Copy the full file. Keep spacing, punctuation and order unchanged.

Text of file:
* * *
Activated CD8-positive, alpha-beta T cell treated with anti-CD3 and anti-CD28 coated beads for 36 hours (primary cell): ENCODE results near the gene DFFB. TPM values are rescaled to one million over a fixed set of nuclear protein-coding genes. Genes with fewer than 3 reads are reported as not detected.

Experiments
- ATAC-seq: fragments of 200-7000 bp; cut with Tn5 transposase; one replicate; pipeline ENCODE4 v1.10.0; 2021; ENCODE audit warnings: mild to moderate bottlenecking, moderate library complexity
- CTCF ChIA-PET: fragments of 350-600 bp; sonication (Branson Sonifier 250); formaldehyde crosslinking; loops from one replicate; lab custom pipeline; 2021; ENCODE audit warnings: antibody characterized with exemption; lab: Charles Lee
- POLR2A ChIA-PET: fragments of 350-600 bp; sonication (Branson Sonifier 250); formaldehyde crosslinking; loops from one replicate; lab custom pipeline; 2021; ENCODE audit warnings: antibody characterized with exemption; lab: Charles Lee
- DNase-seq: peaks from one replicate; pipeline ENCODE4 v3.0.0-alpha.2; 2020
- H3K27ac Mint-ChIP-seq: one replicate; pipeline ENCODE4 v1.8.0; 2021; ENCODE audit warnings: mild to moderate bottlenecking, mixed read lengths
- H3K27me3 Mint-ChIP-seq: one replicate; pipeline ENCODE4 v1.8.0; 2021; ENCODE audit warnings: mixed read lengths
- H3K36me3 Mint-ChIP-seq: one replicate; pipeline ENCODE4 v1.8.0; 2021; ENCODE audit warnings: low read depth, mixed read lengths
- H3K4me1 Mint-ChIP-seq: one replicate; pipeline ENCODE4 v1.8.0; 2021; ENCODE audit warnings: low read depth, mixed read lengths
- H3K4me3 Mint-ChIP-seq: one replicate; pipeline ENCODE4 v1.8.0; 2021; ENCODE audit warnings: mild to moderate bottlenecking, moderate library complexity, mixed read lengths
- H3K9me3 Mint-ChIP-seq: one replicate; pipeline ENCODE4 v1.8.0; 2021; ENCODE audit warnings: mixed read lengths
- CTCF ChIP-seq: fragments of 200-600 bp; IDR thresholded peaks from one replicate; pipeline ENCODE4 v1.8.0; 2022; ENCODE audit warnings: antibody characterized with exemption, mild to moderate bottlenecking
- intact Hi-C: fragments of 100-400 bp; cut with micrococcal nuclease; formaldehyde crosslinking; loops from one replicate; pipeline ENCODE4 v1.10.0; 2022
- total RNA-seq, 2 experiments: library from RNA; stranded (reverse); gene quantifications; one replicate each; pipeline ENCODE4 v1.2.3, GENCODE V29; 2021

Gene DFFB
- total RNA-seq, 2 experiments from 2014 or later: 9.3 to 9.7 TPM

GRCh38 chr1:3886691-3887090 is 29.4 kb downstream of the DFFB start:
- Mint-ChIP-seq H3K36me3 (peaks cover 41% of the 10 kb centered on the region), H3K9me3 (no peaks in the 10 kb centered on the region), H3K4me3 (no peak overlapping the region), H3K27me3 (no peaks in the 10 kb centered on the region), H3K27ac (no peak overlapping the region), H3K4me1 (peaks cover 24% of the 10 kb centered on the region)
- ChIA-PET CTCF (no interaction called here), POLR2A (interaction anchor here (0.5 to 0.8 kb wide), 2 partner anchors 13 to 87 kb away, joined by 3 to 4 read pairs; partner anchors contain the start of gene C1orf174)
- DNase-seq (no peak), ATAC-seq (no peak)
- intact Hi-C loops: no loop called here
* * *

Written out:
Activated CD8-positive, alpha-beta T cell treated with anti-CD3 and anti-CD28 coated beads for 36 hours (primary cell): ENCODE results near the gene DFFB. TPM values are rescaled to one million over a fixed set of nuclear protein-coding genes. Genes with fewer than 3 reads are reported as not detected.

Experiments
- ATAC-seq: fragments of 200-7000 bp; cut with Tn5 transposase; one replicate; pipeline ENCODE4 v1.10.0; 2021; ENCODE audit warnings: mild to moderate bottlenecking, moderate library complexity
- CTCF ChIA-PET: fragments of 350-600 bp; sonication (Branson Sonifier 250); formaldehyde crosslinking; loops from one replicate; lab custom pipeline; 2021; ENCODE audit warnings: antibody characterized with exemption; lab: Charles Lee
- POLR2A ChIA-PET: fragments of 350-600 bp; sonication (Branson Sonifier 250); formaldehyde crosslinking; loops from one replicate; lab custom pipeline; 2021; ENCODE audit warnings: antibody characterized with exemption; lab: Charles Lee
- DNase-seq: peaks from one replicate; pipeline ENCODE4 v3.0.0-alpha.2; 2020
- H3K27ac Mint-ChIP-seq: one replicate; pipeline ENCODE4 v1.8.0; 2021; ENCODE audit warnings: mild to moderate bottlenecking, mixed read lengths
- H3K27me3 Mint-ChIP-seq: one replicate; pipeline ENCODE4 v1.8.0; 2021; ENCODE audit warnings: mixed read lengths
- H3K36me3 Mint-ChIP-seq: one replicate; pipeline ENCODE4 v1.8.0; 2021; ENCODE audit warnings: low read depth, mixed read lengths
- H3K4me1 Mint-ChIP-seq: one replicate; pipeline ENCODE4 v1.8.0; 2021; ENCODE audit warnings: low read depth, mixed read lengths
- H3K4me3 Mint-ChIP-seq: one replicate; pipeline ENCODE4 v1.8.0; 2021; ENCODE audit warnings: mild to moderate bottlenecking, moderate library complexity, mixed read lengths
- H3K9me3 Mint-ChIP-seq: one replicate; pipeline ENCODE4 v1.8.0; 2021; ENCODE audit warnings: mixed read lengths
- CTCF ChIP-seq: fragments of 200-600 bp; IDR thresholded peaks from one replicate; pipeline ENCODE4 v1.8.0; 2022; ENCODE audit warnings: antibody characterized with exemption, mild to moderate bottlenecking
- intact Hi-C: fragments of 100-400 bp; cut with micrococcal nuclease; formaldehyde crosslinking; loops from one replicate; pipeline ENCODE4 v1.10.0; 2022
- total RNA-seq, 2 experiments: library from RNA; stranded (reverse); gene quantifications; one replicate each; pipeline ENCODE4 v1.2.3, GENCODE V29; 2021

Gene DFFB
- total RNA-seq, 2 experiments from 2014 or later: 9.3 to 9.7 TPM

GRCh38 chr1:3886691-3887090 is 29.4 kb downstream of the DFFB start:
- Mint-ChIP-seq H3K36me3 (peaks cover 41% of the 10 kb centered on the region), H3K9me3 (no peaks in the 10 kb centered on the region), H3K4me3 (no peak overlapping the region), H3K27me3 (no peaks in the 10 kb centered on the region), H3K27ac (no peak overlapping the region), H3K4me1 (peaks cover 24% of the 10 kb centered on the region)
- ChIA-PET CTCF (no interaction called here), POLR2A (interaction anchor here (0.5 to 0.8 kb wide), 2 partner anchors 13 to 87 kb away, joined by 3 to 4 read pairs; partner anchors contain the start of gene C1orf174)
- DNase-seq (no peak), ATAC-seq (no peak)
- intact Hi-C loops: no loop called here